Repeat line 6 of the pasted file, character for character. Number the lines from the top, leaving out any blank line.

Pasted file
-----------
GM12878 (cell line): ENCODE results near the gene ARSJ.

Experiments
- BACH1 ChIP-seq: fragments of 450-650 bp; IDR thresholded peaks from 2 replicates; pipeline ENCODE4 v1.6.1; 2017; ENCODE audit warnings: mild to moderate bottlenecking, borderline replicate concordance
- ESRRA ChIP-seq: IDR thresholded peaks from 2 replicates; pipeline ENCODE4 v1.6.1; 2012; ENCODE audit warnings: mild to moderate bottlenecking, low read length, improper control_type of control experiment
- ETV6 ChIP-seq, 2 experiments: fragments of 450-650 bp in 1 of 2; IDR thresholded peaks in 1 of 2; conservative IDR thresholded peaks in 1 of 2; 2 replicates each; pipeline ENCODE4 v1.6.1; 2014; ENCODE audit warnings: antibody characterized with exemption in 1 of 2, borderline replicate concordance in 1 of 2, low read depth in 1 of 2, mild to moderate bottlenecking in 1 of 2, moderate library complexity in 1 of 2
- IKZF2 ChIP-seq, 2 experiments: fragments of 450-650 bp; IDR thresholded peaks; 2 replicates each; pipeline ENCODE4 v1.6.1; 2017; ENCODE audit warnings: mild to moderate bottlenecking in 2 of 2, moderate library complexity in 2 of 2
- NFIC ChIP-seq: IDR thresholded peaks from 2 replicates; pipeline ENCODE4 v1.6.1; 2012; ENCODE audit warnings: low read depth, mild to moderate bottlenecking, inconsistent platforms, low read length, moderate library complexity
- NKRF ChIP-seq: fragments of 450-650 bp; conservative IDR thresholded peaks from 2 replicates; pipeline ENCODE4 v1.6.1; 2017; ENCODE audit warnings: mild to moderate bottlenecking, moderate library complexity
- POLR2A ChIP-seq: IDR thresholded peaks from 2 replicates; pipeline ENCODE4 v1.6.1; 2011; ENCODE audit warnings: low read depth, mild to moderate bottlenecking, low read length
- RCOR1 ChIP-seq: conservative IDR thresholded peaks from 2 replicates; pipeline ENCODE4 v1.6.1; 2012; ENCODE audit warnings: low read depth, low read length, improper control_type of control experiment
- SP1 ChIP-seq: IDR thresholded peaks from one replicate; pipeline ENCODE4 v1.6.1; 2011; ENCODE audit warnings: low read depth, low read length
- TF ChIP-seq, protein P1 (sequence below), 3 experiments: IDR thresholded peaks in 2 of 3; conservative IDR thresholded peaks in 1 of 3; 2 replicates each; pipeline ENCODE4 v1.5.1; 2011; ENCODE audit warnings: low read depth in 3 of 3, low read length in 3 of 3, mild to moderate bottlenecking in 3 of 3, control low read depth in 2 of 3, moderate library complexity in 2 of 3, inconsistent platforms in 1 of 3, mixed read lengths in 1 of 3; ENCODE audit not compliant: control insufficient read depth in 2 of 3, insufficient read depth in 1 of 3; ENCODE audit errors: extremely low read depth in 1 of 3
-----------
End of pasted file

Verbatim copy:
- IKZF2 ChIP-seq, 2 experiments: fragments of 450-650 bp; IDR thresholded peaks; 2 replicates each; pipeline ENCODE4 v1.6.1; 2017; ENCODE audit warnings: mild to moderate bottlenecking in 2 of 2, moderate library complexity in 2 of 2